Researchers from the Bellvitge Biomedical Research Institute (IDIBELL) at the University of Barcelona (UB) have coordinated a research into how the IDPN nitrile causes neurological syndromes similar to those of the amyotrophic lateral sclerosis (ALS), a severe neuromuscular degenerative disease. The study, led by Jordi Llorens, has been recently published in Neuropathology and Applied Neurobiology journal.
Nitriles, chemical compounds containing the cyano (-CN) group, are ubiquitous in nature and have diverse applications in industry. In nature they appear as cyanogenic glycosides, for example in bitter almonds, and as aminonitriles, in some legumes. In industry they are used as solvents and intermediates in the synthesis of plastics, synthetic fibers, resins and pharmaceutical products, among others. The consumption by humans or animals of certain nitriles can cause symptoms similar to cyanide poisoning. This fact suggests that the release of this compound is responsible for acute intoxication. Some nitriles realease less cyanide or do it more slowly, causing neurotoxicity and neurological syndromes.
In a variety of diseases of the nervous system appears abnormal accumulation of neurofilaments, fibers that confer stiffness to neurons. Specifically, in amyotrophic lateral sclerosis (ALS) are observed protrusions formed by a large number of neurofilaments in the axons of motor neurons.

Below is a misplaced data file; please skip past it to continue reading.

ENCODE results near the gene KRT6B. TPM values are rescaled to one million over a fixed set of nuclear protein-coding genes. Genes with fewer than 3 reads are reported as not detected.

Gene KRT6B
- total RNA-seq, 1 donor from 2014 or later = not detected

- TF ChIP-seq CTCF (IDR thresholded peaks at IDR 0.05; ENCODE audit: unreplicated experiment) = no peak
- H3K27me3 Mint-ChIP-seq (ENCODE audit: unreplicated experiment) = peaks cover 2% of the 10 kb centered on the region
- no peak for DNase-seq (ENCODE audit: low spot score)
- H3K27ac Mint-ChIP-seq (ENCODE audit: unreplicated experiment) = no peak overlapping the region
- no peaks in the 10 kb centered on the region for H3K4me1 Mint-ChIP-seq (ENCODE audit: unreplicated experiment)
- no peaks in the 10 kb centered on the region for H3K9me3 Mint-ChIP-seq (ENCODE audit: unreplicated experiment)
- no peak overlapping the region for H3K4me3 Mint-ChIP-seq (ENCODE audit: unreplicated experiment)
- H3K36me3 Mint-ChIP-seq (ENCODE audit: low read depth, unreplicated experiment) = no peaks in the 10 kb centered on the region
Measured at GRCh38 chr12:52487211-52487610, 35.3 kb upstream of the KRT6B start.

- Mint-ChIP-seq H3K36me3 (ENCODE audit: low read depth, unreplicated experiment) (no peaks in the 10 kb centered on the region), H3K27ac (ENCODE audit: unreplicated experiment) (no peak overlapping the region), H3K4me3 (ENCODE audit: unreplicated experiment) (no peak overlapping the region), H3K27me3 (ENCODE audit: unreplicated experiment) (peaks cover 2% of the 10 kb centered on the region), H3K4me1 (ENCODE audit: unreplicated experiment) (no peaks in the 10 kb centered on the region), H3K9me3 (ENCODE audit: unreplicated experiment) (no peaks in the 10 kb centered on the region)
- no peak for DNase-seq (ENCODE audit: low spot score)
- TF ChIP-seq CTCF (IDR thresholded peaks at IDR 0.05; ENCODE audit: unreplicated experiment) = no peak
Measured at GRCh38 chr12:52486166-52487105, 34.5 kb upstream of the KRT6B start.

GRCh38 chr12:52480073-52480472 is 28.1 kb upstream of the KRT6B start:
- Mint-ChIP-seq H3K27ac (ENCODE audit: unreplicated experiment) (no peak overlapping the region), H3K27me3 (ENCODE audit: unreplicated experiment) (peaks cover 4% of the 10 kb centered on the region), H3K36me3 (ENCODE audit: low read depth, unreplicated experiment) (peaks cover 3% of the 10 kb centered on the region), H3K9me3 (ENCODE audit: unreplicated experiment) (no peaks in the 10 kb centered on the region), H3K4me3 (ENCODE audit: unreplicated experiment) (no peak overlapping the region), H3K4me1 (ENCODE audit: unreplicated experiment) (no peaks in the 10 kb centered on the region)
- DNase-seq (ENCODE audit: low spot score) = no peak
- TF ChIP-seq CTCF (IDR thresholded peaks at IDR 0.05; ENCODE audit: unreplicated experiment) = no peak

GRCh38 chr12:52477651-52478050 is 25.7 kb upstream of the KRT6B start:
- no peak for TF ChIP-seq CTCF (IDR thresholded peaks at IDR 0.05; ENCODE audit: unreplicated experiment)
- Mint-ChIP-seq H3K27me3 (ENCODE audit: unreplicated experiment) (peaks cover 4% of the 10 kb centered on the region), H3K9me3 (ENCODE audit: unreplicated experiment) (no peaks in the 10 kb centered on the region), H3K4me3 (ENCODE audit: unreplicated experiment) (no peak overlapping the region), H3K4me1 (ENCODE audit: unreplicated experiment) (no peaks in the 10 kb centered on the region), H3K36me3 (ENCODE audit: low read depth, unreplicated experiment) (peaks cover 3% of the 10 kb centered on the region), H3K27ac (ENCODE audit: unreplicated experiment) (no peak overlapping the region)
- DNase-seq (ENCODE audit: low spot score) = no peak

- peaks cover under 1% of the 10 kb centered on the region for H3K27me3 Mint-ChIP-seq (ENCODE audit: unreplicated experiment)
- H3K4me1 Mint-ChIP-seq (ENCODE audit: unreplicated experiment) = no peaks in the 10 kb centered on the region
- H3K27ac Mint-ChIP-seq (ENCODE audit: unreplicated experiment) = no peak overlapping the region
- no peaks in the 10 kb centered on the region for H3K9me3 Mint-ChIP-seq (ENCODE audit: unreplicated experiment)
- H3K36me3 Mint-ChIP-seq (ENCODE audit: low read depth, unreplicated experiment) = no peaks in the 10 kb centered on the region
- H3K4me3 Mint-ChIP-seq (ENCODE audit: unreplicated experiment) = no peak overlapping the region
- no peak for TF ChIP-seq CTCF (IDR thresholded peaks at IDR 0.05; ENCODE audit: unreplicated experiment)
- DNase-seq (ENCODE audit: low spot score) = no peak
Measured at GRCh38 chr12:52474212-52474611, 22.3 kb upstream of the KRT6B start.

In the study, researchers have observed accumulations of neurofilaments strikingly similar to those occurring in ALS, in laboratory rats exposed to IDPN (3.3'-iminodipropionitril). Because of this similarity, the researchers have studied the effect of IDPN to understand the biology of neurofilaments in ALS disease. The disease and the IDPN poisoning cause axonopathy, an injury to axons. The novelty of this study is the observation that the axonopathy causes a marked loss of neurofilaments in the terminals of motor neurons. This observation is relevant because the refraction of the terminals is the critical factor in the degeneration of the motor neuron.